The simulated CT images were generated with the XCAT anthropomorphic digital phantom (Duke University, Durham, North Carolina, U.S.A.) at several inspiration levels and heart positions. This digital phantom provides a virtual model of patient anatomy and physiology including pulmonary vasculature and bronchopulmonary structures up to the terminal branches [1, 2]. The phantom allows for the specification of more than 200 parameters, including contrast administration, and  respiratory and cardiac phase. This allows us to manipulate the voxel values representing different tissues with enhanced attenuation due to the presence of intravenous iodinated contrast agent. In this way, CT images could be simulated representing a patient being scanned at different respiratory and cardiac phases with and without contrast.

100 clinical subtraction CT pulmonary angiography (CTPA) cases from our institution were retrospectively evaluated to study clinical-relevant inspiration differences by measuring the difference in diaphragm positions between unenhanced and enhanced CT scans. It was found that the mean difference was 6 mm, with 20 mm being the 98th percentile. Therefore for the test cases three different diaphragm positions were used: 3 mm (small difference), 8 mm (approximately average clinical difference and closest available to 6 mm) and 20 mm (large difference). For the training set there are two other set of scans with similar diaphragm position (4 mm and 19 mm).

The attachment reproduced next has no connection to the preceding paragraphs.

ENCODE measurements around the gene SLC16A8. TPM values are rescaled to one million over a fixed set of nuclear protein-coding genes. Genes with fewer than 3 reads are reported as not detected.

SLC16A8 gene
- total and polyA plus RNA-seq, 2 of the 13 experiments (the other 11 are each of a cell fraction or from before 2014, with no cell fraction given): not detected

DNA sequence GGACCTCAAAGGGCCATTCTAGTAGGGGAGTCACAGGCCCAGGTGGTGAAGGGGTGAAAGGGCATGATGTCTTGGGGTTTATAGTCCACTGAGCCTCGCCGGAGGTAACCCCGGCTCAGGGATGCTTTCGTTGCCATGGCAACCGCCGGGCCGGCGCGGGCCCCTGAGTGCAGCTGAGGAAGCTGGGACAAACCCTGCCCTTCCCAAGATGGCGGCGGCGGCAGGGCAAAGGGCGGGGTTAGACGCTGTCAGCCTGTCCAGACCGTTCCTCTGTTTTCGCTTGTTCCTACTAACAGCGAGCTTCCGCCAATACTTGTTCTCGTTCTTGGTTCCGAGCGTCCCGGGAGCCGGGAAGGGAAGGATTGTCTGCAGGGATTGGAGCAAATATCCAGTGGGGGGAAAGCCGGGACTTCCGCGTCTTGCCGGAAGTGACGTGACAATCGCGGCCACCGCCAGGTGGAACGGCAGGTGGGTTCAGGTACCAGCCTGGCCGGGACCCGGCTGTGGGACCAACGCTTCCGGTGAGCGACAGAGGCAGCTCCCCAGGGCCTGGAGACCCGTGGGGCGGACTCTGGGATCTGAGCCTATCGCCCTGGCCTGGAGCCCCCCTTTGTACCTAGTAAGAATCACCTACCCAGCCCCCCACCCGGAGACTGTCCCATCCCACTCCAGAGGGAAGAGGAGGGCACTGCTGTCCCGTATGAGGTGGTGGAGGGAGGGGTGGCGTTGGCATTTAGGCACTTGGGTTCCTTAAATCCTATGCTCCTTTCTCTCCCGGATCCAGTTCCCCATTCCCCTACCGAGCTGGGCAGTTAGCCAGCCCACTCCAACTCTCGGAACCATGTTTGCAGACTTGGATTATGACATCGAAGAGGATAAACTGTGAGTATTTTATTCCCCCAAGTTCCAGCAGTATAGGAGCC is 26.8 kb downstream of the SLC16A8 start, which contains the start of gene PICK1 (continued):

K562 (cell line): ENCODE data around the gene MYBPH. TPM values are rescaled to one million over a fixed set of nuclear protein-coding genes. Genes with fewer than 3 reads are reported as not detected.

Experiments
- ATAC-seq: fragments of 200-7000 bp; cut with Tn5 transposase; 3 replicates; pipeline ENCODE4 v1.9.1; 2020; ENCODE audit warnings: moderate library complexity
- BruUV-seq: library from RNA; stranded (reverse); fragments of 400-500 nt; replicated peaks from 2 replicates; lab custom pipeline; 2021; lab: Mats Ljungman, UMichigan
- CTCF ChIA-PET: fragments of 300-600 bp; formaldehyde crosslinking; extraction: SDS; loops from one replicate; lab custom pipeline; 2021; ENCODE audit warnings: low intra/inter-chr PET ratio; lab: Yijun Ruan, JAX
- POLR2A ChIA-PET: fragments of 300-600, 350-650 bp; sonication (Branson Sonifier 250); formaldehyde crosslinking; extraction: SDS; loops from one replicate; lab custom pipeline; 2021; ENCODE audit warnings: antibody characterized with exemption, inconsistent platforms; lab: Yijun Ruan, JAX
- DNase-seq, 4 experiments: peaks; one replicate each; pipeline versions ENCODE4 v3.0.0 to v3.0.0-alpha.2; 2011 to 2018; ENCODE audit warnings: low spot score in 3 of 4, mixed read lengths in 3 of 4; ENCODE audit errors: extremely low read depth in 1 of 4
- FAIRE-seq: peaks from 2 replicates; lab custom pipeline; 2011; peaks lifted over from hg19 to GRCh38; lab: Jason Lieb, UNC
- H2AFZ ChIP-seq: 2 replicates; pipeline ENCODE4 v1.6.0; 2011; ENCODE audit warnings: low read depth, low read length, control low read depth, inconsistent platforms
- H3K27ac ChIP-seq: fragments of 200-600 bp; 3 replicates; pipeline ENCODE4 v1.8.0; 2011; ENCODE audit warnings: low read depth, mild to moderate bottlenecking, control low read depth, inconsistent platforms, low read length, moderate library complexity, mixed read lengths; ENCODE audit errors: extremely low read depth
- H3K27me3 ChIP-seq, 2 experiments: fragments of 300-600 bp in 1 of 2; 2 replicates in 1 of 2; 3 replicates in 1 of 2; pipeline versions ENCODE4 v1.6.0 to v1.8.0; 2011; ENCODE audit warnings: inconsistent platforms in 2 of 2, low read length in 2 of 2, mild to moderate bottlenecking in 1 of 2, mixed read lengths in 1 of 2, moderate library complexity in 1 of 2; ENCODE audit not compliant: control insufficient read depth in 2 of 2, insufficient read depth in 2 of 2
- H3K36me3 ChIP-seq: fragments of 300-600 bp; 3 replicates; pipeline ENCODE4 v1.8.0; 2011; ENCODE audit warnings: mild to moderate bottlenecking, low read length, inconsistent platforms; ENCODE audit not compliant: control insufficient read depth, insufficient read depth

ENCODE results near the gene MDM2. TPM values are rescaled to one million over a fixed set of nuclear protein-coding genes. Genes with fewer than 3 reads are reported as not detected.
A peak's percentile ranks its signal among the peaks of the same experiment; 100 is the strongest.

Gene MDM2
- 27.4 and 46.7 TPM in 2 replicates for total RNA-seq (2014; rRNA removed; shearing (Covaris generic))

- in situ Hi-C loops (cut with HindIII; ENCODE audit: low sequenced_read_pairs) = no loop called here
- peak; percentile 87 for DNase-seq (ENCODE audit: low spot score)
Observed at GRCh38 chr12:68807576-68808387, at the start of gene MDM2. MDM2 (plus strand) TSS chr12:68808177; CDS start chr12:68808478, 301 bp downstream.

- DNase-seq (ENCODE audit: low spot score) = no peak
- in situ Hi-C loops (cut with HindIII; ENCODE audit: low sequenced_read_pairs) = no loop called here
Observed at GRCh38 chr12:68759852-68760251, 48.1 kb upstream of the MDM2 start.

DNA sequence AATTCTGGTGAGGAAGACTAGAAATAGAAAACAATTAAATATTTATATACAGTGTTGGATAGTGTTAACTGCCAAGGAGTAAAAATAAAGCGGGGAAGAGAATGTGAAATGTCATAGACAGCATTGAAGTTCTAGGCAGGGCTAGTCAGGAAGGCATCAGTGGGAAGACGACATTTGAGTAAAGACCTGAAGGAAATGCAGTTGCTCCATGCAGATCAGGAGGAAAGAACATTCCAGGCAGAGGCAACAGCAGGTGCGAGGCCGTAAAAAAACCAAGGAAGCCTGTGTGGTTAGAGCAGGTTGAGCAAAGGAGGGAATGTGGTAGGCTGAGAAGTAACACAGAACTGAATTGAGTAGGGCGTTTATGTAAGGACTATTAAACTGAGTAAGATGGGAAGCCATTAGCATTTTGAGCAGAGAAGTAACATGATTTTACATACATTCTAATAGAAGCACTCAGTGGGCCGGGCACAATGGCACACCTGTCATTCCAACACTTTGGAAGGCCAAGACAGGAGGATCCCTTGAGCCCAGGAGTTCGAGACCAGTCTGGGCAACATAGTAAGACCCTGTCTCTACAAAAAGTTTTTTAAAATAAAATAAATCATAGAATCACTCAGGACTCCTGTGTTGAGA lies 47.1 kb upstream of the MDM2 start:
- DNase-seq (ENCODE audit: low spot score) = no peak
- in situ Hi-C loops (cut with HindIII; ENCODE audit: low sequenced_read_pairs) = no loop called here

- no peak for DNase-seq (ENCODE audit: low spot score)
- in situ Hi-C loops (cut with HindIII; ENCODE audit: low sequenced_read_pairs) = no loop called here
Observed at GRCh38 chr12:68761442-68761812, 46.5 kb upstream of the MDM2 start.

Moreover, we included two additional image sets:
1) We added titanium pins in the spine, therefore beam hardening occured after CT simulation. 
2) We increased and decreased the noise level of the CT simulation
All images have a related post- and pre-contrast scan. Make sure you match the same to each other. In both situation we uploaded the pre-contrast that has a 20 mm difference in diaphragm compared to the post-contrast scan.  

If you would like to work with the XCAT phantom, we would like to refer to the next two papers:

1.            Segars, W.P., et al., 4D XCAT phantom for multimodality imaging research. Med Phys, 2010. 37(9): p. 4902-15.

2.            Abadi, E., et al., Modeling Lung Architecture in the XCAT Series of Phantoms: Physiologically Based Airways, Arteries and Veins. IEEE Transactions on Medical Imaging, 2017. PP(99): p. 1-1.